Mikhail Youzhny of Russia celebrates his victory over Kenny De Schepper of France during their second round match at the Suisse Open in Gstaad, Switzerland, yesterday.
Top seed Mikhail Youzhny began his title defence at the Swiss Open yesterday with a 6-3, 6-4 opening defeat of Frenchman Kenny De Schepper.
One day after enjoying a photo-op fondue meal with his family at a local alpine mountainside refuge above the pedestrianised village, the 19th-rakned Russian moved through easily into the quarter-finals.
Younhny set up a repeat of last year’s final as he faces seventh seed Robin Haase after the Dutchman overcame the last Swiss in the claycourt field, Henri Laaksonen, 6-4, 1-6, 7-5.
The event has been penalised at the box office by the withdrawal of Switzerland’s Australian Open winner Stan Wawrinka, who cited the need to rest before the start of the North American hardcourt season despite having an appearance contract with the tournament.
Youzhny continued the clay momentum that he built starting earlier this month in Stuttgart, where the winner of ten career titles reached his first semi-final of 2014.
“Always the first match is not easy,”said the 32-year-old. “It doesn’t matter against whom you play. Today I played good, I made two breaks and played well on my serve.
“It’s been a tough season for me after injury (earlier in the year). But the season is also not over yet. there is still time for me.”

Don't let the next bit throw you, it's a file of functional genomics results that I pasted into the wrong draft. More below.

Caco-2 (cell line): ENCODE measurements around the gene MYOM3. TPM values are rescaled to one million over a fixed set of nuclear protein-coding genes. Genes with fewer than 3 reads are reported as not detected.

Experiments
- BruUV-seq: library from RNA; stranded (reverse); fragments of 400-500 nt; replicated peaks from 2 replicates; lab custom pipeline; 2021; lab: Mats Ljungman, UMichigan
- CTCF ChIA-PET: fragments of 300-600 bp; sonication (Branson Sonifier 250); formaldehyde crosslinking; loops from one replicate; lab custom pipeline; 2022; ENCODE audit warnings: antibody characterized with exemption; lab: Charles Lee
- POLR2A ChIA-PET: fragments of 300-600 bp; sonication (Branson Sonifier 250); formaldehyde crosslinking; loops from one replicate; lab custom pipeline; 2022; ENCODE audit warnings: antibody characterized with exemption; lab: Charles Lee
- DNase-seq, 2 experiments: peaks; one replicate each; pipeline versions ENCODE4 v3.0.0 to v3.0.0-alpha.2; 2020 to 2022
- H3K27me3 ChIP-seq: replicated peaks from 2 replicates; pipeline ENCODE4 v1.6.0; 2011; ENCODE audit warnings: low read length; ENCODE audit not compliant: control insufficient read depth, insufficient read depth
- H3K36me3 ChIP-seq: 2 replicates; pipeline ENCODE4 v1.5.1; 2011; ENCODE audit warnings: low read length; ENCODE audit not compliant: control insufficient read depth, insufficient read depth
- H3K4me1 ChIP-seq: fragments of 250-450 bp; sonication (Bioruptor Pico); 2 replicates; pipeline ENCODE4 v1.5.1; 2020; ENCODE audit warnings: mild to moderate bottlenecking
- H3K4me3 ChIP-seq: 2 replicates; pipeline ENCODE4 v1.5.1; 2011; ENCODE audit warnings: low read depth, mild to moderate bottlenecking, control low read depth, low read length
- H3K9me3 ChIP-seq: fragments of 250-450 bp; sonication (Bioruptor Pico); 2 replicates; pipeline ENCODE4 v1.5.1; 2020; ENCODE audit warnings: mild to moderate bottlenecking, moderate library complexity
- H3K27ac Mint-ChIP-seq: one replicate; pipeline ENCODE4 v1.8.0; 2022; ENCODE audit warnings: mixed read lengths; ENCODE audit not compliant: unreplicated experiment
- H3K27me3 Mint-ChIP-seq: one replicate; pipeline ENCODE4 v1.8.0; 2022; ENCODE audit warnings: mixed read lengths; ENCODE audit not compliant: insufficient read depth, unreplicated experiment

Youzhny is playing the tournament for the eighth straight year and ninth time overall, holding a 13-7 record at the venue located 1.050 metres above sea level which plays much like a hardcourt.
He and Haase clashed for the trophy a year ago as the Russian tries to successfully defend a title for the first time.
Haase had to work for more than two and a quarter-hours to get past Laaksonen, the 319th-ranked 22-year-old making his third appearance in Gstaad.
It took the Swiss until the first round this week to earn his victor ATP-level win of the season, but was denied in his bid to earn a career-first quarter-final spot.
Haase, who struggled with confidence in winning his opening match, had to ride a wave of momentum before finally advancing as Laaksonen saved three match points to level at 5-all in the final set as the Dutchman served for the win.
But the fragile 51st-ranked Haase found his reserves to finally secure the victory thanks in part to nine double-faults off the Swiss racquet, with Laaksonon taking defeat on a backhand error.Last updated:
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